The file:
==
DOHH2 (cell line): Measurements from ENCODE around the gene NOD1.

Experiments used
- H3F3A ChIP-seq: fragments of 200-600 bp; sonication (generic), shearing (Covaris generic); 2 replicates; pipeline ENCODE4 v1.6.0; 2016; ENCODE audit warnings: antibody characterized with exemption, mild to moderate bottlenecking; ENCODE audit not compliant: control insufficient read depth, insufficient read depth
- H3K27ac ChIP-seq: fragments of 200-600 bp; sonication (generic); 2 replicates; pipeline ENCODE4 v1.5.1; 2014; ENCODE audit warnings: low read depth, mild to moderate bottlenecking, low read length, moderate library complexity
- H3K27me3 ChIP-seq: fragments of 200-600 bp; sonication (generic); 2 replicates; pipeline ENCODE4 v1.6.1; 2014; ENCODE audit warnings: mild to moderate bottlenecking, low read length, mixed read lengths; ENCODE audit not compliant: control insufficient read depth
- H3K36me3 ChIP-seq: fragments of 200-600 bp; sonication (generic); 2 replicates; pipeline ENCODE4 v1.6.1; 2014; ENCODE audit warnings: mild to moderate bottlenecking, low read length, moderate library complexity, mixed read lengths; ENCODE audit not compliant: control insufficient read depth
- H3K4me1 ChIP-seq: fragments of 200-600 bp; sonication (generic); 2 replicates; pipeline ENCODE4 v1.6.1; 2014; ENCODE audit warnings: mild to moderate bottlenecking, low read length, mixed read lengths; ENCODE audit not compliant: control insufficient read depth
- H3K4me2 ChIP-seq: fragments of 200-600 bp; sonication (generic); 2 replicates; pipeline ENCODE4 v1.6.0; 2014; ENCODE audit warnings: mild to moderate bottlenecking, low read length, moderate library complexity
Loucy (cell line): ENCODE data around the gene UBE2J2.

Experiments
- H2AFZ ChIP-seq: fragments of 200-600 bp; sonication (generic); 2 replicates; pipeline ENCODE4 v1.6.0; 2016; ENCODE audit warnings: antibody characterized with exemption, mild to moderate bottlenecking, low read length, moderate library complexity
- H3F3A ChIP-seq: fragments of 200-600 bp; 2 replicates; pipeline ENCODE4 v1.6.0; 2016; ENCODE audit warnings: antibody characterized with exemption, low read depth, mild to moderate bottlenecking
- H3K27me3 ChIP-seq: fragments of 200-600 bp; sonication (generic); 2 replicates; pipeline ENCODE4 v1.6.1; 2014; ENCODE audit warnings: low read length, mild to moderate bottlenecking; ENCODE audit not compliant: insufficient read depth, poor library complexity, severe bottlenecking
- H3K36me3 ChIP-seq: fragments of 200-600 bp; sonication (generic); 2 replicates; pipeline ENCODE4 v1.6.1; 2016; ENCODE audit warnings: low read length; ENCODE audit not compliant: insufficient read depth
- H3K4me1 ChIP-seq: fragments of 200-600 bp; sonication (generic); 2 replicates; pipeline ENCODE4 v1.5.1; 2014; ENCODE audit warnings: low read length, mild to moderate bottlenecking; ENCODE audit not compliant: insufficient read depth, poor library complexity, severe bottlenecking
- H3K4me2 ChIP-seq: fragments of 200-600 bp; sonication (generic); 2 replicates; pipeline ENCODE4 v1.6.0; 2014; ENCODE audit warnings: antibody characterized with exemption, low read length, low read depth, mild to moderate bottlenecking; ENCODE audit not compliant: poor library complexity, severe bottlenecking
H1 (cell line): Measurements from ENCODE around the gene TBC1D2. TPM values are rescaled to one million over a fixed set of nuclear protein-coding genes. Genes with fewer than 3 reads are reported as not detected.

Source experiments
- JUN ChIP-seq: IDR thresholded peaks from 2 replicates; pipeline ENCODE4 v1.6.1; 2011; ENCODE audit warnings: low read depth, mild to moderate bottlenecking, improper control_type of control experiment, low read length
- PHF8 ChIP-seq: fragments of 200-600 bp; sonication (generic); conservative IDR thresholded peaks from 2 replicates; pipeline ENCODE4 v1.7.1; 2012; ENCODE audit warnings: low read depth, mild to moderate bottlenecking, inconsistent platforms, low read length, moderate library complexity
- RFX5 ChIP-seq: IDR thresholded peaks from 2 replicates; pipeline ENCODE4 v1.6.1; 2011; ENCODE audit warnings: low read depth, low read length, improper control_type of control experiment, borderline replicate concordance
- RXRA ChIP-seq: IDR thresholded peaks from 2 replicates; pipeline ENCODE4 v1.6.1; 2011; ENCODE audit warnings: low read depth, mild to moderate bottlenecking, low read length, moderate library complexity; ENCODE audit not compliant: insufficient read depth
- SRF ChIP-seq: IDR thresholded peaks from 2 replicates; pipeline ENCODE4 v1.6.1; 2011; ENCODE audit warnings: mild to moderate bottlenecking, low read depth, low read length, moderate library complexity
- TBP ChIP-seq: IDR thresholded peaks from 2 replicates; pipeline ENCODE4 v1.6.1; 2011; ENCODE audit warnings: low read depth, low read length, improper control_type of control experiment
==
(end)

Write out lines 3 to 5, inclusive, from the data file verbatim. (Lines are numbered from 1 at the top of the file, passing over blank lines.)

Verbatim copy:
- H3F3A ChIP-seq: fragments of 200-600 bp; sonication (generic), shearing (Covaris generic); 2 replicates; pipeline ENCODE4 v1.6.0; 2016; ENCODE audit warnings: antibody characterized with exemption, mild to moderate bottlenecking; ENCODE audit not compliant: control insufficient read depth, insufficient read depth
- H3K27ac ChIP-seq: fragments of 200-600 bp; sonication (generic); 2 replicates; pipeline ENCODE4 v1.5.1; 2014; ENCODE audit warnings: low read depth, mild to moderate bottlenecking, low read length, moderate library complexity
- H3K27me3 ChIP-seq: fragments of 200-600 bp; sonication (generic); 2 replicates; pipeline ENCODE4 v1.6.1; 2014; ENCODE audit warnings: mild to moderate bottlenecking, low read length, mixed read lengths; ENCODE audit not compliant: control insufficient read depth